CBD Oil Gallbladder

Cannabidiol, also known as CBD, has a number of known benefits for brain health, immunity, pain management, and gut health including for gallbladders. A Rare and Unexpected Side-Effect of Cannabis Use: Abdominal Pain due to Acute Pancreatitis This is an open access article distributed under the Creative Commons Attribution License, which

CBD Benefits

Cannabis – a word that stirs a lot of discussion and debate. But when we come to think of it, it’s just an herb, a plant that has been used for medicinal, religious, and trading purposes for decades. However, despite its historical merits, it is still considered controversial. Due to its psychotropic effects, it was declared illegal in the 17th century US.

Fortunately, a series of major discoveries about the plant and its connection to the human body prevailed. In 1964, scientists from Israel were able to identify and synthesize the cannabinoid tetrahydrocannabinol (THC). Soon after, other cannabinoids were identified, including cannabidiol (CBD). Another milestone achieved was in 1988 when scientists determined that the mammalian brain has receptor sites that respond pharmacologically to cannabinoids. These cannabinoid receptors comprise the endocannabinoid system (ECS), a network of specialized protein molecules embedded in cell membranes that affect various homeostatic functions.

Since those discoveries were made, more and more studies emphasizing the therapeutic effects of cannabis have been conducted. These boosted the popularity of CBD oil, a component of cannabis that doesn’t have the same hallucinogenic and mind-altering effect as the whole plant. Today, following some states’ legalization, CBD is slowly making its way to the mainstream pharmacological world.

How does CBD work?

CBD is one of the 85 known cannabinoids in cannabis. It is often confused and mistaken for THC, cannabis’ intoxicating component that gives the feeling of being “high.” CBD, however, does not trigger the same effect. Instead, it has been proven to have numerous healing properties, and it can counteract some negative effects of THC. In various studies, CBD has been identified as anti-inflammatory, anticonvulsant, anti-oxidant, anti-emetic, anti-tumorigenic, analgesic,
anxiolytic and antipsychotic. These properties make it a potential medicine for the treatment of numerous diseases.

CBD acts through the endocannabinoid system of the body. It also causes direct or indirect activation of various receptor-independent channels and different non-cannabinoid receptors and ion channels. These networks give CBD the ability to induce various effects through multiple molecular pathways. CBD’s interaction with these channels has been the subject of extensive research in the field of pharmacology. One of CBD’s most documented attributes is its anti-inflammatory property.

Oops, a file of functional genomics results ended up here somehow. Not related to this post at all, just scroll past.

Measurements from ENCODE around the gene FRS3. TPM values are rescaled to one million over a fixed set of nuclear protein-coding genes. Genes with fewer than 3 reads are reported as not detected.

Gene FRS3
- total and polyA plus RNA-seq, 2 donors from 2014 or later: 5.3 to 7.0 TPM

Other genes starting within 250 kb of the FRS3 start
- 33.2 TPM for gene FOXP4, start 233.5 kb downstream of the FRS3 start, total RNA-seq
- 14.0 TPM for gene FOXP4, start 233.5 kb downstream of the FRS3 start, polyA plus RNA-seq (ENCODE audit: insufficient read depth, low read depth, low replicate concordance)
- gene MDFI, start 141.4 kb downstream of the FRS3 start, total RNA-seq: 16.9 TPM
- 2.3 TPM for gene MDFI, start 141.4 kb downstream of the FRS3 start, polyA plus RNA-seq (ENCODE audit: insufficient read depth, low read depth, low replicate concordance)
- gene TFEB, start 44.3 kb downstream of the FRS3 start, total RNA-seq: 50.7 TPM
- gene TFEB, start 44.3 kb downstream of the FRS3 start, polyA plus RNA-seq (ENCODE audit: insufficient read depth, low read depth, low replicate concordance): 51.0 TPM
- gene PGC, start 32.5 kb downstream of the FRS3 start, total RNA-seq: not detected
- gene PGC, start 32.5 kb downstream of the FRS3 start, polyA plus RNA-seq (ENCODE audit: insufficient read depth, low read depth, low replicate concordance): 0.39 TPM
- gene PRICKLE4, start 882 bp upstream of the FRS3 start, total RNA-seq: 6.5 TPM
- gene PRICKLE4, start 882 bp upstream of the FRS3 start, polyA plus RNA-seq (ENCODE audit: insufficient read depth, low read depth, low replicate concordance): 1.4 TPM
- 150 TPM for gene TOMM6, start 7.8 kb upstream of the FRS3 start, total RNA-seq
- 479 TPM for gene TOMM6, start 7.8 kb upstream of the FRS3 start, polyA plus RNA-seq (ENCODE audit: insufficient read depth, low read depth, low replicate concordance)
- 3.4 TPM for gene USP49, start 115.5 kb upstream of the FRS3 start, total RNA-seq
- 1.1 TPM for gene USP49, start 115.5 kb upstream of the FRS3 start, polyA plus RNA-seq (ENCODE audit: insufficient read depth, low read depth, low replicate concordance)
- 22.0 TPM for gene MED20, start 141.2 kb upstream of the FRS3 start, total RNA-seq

CBD for Inflammation

As we have emphasized time and again, inflammation is our body’s natural defense response to pathogens and injury. To a considerable extent, we need it. However, ongoing systemic inflammation is implicated in the development of many chronic and debilitating diseases. Patients with gallbladder and gastrointestinal issues should be particularly worried about chronic inflammation.

There are a lot of synthetic and natural anti-inflammatories available in the market today, but none of them work like CBD.

CBD counteracts inflammation via different pathways. It interacts with various receptors, hormones, fatty acids, and cell-signaling proteins to produce an anti-inflammatory effect. These may sound technical, but it is good to know that CBD has more ways than one to reduce or manage inflammation in the body.

5 CBD Health Benefits for Gallbladder and GI Patients

CBD can help patients suffering from the gallbladder and gastrointestinal diseases by:

1. addressing gastrointestinal symptoms and healing leaky gut.

2. reducing pain.

3. supporting metabolism.

4. supporting brain health.

5. supporting the immune system

CBD for Gut Health

Leaky gut is a common gastrointestinal problem characterized by various symptoms, including inflammation, gas, bloating, abdominal pain, and fatigue. It is caused by the disruption of the gut’s tight junctions to prevent the passage of toxic waste, undigested food, and harmful microorganisms into the bloodstream. Leaky gut may contribute to gallstones and the development of other GI diseases.

Although there is still no medicine that can instantly heal a leaky gut, there are many things we can do to help our body heal itself. We usually recommend the removal of any possible aggravations such as stress and avoidance of common food allergens. Once that is done, several supplements can be taken to allow the lining to heal.

One of the natural agents that can promote this action is CBD.

CBD decreases intestinal permeability by boosting the expression of a protein called claudin, which is responsible for cell-to-cell adhesion. CBD’s anti-inflammatory property also reduces intestinal damage mediated by a receptor pathway called PPARgamma. These mechanisms are beneficial not just for leaky gut patients but for those with inflammatory bowel diseases.

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Patients with sepsis, Crohn’s disease, IBD, and BAD or bile acid diarrhea may also benefit from CBD’s ability to slow down gastric emptying and intestinal transit. Those with hyperacidity or GERD will also be glad that CBD can inhibit gastric acid secretion.

CBD for Pain Management

Cannabis is therapeutically famous as a pain-killer. That is why some patients with chronic pain or under palliative care are fighting to have access to it. Luckily, with the discovery of isolating CBD oil, many individuals can now use it legally and without the euphoric effect of THC in cannabis.